Tag Archives: wit

to wit

The owl of word country is a wise bird. It speaks of the two most important things: knowledge and love. I came to it to know.

“To wit?” it asked.

“To wit,” I confirmed. This is how it speaks: using the old verb wit rather than the one more common now, know. To wit – that means ‘to know’ or, more loosely, ‘just so you know’.

“To who?” it asked.

“To you, of course,” I said.

“To it,” it said. Meaning go to it: ask the question.

“I want to know of love,” I said.

“To woo,” it said.

“Yes. Is that all there is?”

“To it?”

“Yes. What is the best way to make my love known?”

“To who?” it asked.

“To the object of my affection,” I said. “There must be a best way to make my desires known.”

“To wit: to woo,” it said. I suppose a more Latinate bird might have said “videlicet” rather than “to wit,” but this is an Anglo-Saxon owl.

“But I lack the nerve,” I said.

“Twit,” it said. Abusive creature, this bird.

“You’re telling me that having nerve is its own justification?”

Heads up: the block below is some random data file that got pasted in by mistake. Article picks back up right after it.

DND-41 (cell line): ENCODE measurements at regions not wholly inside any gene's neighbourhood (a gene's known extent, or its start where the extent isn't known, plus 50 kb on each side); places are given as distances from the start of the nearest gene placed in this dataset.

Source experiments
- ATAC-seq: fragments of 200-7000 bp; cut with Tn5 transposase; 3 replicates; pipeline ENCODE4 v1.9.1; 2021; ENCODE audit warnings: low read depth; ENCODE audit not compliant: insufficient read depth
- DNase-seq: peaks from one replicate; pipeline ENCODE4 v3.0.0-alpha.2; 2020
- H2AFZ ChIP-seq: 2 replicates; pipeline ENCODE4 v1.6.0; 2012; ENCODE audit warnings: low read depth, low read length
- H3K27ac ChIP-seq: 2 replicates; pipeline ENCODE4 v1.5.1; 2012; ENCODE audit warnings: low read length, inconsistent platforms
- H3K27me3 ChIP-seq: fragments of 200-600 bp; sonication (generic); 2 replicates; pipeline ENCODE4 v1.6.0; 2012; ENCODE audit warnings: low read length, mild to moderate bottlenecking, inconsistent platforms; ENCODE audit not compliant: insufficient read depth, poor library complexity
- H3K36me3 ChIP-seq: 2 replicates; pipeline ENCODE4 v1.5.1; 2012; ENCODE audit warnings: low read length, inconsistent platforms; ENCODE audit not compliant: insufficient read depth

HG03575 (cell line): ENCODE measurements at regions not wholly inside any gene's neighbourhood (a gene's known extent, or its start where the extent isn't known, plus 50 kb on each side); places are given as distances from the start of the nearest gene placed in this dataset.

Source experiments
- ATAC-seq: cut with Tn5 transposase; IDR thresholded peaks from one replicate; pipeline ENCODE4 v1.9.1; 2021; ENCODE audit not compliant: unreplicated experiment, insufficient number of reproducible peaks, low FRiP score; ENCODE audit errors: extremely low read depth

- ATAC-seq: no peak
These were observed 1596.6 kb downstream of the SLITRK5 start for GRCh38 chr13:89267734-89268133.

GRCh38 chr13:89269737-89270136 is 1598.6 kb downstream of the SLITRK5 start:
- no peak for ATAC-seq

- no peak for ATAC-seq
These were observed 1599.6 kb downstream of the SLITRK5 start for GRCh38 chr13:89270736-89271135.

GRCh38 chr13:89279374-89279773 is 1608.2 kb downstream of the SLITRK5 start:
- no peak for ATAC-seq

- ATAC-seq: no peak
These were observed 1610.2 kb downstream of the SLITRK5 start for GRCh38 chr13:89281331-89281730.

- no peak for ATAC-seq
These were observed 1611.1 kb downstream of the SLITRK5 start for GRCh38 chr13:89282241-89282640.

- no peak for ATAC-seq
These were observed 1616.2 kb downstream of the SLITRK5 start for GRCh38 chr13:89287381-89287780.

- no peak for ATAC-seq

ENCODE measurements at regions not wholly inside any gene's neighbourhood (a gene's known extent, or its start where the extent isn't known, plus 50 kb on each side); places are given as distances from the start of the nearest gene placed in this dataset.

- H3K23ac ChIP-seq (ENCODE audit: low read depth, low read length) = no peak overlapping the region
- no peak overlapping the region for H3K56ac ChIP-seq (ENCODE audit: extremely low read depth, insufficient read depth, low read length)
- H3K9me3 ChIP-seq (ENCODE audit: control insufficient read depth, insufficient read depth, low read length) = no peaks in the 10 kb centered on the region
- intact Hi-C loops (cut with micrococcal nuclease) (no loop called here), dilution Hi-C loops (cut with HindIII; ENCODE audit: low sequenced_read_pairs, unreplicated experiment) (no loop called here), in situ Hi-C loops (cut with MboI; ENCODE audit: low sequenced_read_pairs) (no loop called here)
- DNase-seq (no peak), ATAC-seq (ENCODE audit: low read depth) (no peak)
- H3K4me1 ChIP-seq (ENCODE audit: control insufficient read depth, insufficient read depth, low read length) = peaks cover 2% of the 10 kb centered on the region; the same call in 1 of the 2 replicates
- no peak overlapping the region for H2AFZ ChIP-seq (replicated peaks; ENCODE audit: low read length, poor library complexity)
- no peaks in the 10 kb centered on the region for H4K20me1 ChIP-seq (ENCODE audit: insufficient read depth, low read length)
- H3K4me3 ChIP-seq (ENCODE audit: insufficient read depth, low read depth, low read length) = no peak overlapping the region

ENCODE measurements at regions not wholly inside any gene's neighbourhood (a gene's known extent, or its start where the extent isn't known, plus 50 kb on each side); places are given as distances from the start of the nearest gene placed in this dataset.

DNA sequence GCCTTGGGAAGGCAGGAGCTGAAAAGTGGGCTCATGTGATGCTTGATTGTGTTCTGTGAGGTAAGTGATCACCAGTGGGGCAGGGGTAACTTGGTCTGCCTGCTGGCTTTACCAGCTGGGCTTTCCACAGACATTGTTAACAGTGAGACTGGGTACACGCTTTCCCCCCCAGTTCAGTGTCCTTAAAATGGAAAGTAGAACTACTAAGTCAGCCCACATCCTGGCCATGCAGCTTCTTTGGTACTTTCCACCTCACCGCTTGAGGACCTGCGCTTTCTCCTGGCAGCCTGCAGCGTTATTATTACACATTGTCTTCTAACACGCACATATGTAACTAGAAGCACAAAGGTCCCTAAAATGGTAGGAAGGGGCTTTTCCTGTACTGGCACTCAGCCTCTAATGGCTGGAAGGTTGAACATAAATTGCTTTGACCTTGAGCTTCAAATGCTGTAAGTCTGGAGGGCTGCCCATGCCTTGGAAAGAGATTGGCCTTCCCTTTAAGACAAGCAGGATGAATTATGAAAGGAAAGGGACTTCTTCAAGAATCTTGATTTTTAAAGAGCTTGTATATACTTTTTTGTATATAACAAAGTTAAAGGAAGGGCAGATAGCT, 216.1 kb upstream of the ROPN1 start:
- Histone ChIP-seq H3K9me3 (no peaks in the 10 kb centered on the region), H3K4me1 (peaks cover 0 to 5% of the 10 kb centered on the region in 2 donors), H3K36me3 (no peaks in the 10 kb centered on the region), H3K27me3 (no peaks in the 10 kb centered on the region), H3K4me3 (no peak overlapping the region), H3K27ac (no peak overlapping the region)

“True,” it said. Or at least I think that’s what it said.

“But do you think she’ll care even one whit what I think?”

“Two whits,” it said. Great. Not sure how to take that. Two very small bits. Not a lot, God wot. (Oh, hey: God wot – there’s another form of the verb wit.)

“Well, OK, but surely she might turn her affections to someone else.”

“To who?” This owl doesn’t really go for formal inflections, I notice. Never to whom.

“You know, you’re right,” I said. “Who else indeed. A-wooing I will go.”

“Do it,” it said.

“Thanks. Thanks for the encouragement.”

“To-whoo,” it said. I think it was just being owlish. As if to confirm that, it added, “Tu-whit, tu-whoo.”